Avoiding falling victim to fraud: Officials warn of coronavirus-related scams, how to avoid becoming victim of fraud
While concerns regarding the coronavirus continues to spread, con artists are increasingly seeking ways to employ scare tactics and defraud Oklahomans.
Some of the most common scams have involved robocalls — which Carter County Sheriff Chris Bryant said there have been local reports of. Many times the calls will be a recorded message making fraudulent offers and pitching products such as free respirator masks, coronavirus treatments and more.
Scams have come in many different forms over the course of the pandemic, ranging from promises of a free testing kit delivered overnight to your home to the IRS needing a bank account number to deposit checks from the government.
According to a March 24 press release from the Oklahoma Attorney General’s Office, the Attorney General’s Consumer Protection Unit has received over 130 complaints in relation to the coronavirus since the national emergency was declared on March 13.
Bryant listed several other scams law enforcement have come across and that individuals should watch out for, including phishing emails asking for money, miracle health claims such as immunity pills or antibiotics, charity and donation scams, free testing kit scams, health insurance or medicare fraud and fake apps and websites, among other things.
“You’ve got people out there who don’t have anything better to do but prey on people that are vulnerable,” Bryant said. “They’re using a scare tactic for these folks to scare them into doing something and telling them the worse case scenario.”
One of the easiest ways to avoid robocalls and scam-related phone calls is to not answer phone calls from an unknown number, Bryant said. “If somebody is calling you from an unknown number and they want to talk to you about something important they’re going to leave you a message,” he said.
No one should ever give their bank account numbers or personal information, such as a social security number, out over the phone or through email, Bryant said.
“No one should be calling anybody asking them for personal information and if they do, ask for a return phone number,” Bryant said. “That way they can call back and check the validity of it.”
The Federal Trade Commission has also issued a warning against coronavirus scams, providing some tips for individuals to help avoid falling victim to con artists during the pandemic.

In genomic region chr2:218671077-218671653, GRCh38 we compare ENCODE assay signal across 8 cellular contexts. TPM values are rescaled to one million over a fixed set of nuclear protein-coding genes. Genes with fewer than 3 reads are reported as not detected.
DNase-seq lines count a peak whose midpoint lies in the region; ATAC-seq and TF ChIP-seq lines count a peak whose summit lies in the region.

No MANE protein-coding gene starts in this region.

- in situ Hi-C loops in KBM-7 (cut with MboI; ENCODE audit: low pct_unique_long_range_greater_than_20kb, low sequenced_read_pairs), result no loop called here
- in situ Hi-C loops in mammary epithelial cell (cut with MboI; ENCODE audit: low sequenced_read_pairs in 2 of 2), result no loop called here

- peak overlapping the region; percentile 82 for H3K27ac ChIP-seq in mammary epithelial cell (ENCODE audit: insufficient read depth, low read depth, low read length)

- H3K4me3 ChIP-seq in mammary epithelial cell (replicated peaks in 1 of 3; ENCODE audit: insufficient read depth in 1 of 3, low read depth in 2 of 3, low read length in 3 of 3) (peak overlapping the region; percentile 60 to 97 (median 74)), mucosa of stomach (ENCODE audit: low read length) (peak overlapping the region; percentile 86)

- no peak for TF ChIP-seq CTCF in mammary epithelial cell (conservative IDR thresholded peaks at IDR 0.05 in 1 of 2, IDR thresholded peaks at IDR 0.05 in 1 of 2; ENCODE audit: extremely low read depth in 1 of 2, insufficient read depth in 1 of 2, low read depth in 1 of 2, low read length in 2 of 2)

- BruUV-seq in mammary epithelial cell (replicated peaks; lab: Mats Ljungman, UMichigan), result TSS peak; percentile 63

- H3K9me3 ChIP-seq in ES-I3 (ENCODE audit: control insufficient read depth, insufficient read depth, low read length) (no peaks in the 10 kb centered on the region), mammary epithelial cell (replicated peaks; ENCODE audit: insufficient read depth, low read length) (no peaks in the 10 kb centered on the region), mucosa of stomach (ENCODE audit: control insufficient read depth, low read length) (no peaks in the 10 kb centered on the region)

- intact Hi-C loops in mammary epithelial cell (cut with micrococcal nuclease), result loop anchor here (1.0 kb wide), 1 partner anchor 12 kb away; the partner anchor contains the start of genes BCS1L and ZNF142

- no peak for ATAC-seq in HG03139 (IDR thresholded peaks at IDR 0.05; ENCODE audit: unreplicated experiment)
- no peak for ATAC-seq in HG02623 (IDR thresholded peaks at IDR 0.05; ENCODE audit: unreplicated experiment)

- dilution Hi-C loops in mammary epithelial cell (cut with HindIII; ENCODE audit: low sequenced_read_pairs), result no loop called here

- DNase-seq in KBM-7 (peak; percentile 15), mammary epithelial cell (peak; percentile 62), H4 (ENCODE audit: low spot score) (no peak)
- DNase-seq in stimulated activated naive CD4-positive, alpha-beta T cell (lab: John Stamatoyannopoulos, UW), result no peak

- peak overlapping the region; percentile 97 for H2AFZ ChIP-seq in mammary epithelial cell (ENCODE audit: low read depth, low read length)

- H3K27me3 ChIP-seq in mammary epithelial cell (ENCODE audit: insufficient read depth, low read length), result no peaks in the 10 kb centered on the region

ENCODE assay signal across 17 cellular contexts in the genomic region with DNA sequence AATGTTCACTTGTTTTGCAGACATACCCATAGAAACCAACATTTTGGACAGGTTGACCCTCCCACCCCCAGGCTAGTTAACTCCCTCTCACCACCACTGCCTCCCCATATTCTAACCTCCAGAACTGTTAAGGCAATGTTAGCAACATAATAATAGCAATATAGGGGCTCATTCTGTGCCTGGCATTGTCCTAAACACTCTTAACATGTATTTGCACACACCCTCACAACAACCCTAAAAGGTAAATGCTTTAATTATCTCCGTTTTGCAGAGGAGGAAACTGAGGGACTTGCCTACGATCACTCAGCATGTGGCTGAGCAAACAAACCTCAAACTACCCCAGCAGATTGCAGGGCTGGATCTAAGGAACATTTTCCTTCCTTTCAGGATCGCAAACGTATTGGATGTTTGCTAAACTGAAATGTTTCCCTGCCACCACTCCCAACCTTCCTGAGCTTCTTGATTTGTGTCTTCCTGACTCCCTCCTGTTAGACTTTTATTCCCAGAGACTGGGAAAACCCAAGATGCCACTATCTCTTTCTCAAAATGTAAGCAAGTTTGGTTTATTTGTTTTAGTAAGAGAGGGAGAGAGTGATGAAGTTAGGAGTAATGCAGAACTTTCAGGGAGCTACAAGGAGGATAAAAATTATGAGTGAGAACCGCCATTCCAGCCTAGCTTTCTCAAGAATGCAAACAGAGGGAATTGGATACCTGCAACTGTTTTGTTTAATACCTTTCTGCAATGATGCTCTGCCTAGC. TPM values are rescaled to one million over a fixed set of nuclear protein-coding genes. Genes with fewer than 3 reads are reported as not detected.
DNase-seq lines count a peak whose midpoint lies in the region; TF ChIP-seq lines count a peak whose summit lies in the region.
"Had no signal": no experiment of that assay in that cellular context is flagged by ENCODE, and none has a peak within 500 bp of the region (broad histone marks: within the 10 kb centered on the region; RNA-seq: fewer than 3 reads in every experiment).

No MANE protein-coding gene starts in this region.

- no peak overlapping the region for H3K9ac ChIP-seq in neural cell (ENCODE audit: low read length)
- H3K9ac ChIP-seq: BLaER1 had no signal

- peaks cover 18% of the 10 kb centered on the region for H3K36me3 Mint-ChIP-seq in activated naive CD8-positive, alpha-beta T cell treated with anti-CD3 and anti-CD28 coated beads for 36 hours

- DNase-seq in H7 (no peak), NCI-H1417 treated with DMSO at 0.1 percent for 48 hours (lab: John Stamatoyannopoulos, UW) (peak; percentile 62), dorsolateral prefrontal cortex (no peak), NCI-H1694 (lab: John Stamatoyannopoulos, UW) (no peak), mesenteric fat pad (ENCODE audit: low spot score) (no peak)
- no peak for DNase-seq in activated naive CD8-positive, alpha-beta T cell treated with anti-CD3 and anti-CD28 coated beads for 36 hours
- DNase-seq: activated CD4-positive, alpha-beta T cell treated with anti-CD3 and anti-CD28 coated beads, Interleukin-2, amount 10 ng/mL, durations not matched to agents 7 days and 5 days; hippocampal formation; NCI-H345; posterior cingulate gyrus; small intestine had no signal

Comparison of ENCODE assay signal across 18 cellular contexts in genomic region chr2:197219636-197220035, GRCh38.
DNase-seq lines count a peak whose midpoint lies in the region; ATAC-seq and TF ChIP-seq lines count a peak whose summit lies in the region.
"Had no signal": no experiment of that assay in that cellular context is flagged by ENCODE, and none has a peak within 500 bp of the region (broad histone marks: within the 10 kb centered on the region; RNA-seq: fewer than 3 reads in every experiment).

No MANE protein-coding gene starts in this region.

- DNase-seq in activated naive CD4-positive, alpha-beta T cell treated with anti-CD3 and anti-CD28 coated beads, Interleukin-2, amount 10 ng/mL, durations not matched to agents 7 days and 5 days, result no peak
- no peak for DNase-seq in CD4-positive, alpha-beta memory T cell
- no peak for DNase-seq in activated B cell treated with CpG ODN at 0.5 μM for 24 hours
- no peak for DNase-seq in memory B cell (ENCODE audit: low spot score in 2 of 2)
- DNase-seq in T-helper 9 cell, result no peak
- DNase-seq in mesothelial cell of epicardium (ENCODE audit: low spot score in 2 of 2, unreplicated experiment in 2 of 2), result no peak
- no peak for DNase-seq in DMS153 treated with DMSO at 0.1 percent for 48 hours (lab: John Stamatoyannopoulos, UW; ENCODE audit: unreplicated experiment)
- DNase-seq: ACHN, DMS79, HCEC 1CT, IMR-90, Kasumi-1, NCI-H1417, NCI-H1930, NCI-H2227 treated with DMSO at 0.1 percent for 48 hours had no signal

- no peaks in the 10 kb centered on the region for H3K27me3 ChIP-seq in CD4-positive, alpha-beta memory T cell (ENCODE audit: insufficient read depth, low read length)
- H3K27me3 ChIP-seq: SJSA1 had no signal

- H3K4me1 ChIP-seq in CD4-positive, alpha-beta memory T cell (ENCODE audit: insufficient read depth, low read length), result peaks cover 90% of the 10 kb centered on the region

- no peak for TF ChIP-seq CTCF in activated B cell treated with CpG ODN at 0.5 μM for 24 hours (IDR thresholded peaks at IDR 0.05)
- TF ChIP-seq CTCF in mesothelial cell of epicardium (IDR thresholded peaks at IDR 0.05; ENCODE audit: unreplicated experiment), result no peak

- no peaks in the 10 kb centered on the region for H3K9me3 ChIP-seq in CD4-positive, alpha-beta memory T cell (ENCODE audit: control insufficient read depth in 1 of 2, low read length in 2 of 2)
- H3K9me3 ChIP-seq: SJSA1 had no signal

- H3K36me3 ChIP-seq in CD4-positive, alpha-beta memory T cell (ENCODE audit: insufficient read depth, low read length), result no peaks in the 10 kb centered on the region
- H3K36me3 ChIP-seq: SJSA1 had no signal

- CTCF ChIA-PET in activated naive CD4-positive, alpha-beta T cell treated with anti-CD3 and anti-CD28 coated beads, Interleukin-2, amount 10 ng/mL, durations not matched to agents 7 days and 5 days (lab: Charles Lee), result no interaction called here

Individuals should ignore all online offers for vaccinations and home test kits. At this time, there are no FDA-authorized home test kits for the coronavirus, according to the FTC.
Individuals should also avoid clicking on links from unknown sources and responding to texts and emails regarding checks from the government. Unknown links could download viruses onto your computer or device.
The FTC also advises individuals to watch for emails claiming to be from the Centers for Disease Control and Prevention or experts saying they have information about the virus. Instead, all up-to-date information about COVID-19 can be found on the CDC’s website, at cdc.gov.
Lastly, individuals should research charities or crowdfunding sites before making a donation. Scammers will often ask for donations in cash, by gift card or by wiring money.
On March 27, Attorney General Mike Hunter and U.S. Attorney Tim Dowing announced a state-federal partnership to investigate and prosecute individuals using the current crisis for personal profits.
“We anticipate the situation worsening before it gets better. That is why U.S. Attorney Dowing and I have decided to combine our efforts in order to expedite investigations that hold criminals accountable and keep Oklahomans safe,” Hunter said in a press release.
Bryant said the sheriff’s office and local law enforcement are working diligently to put a stop to scams and anyone who encounters any scams or fraud schemes should report it immediately to their local law enforcement. The Carter County Sheriff’s Office can be reached at (580) 223-6014.
Reports of fraud can also be made to either the Attorney General’s Office by calling the OAG’s Consumer Protection Unit at (405) 521-2029 or the federal government via the National Center for Disaster Fraud hotline at 1-866-720-5721.
For more information on coronavirus scams and how to avoid them, visit ftc.gov/coronavirus.
“I just want to reiterate to people that people just need to take a step back, be calm, practice good hygiene, and if they have questions we’re more than happy for them to call the sheriff’s office or their local law enforcement to confirm what these actually are,” Bryant said.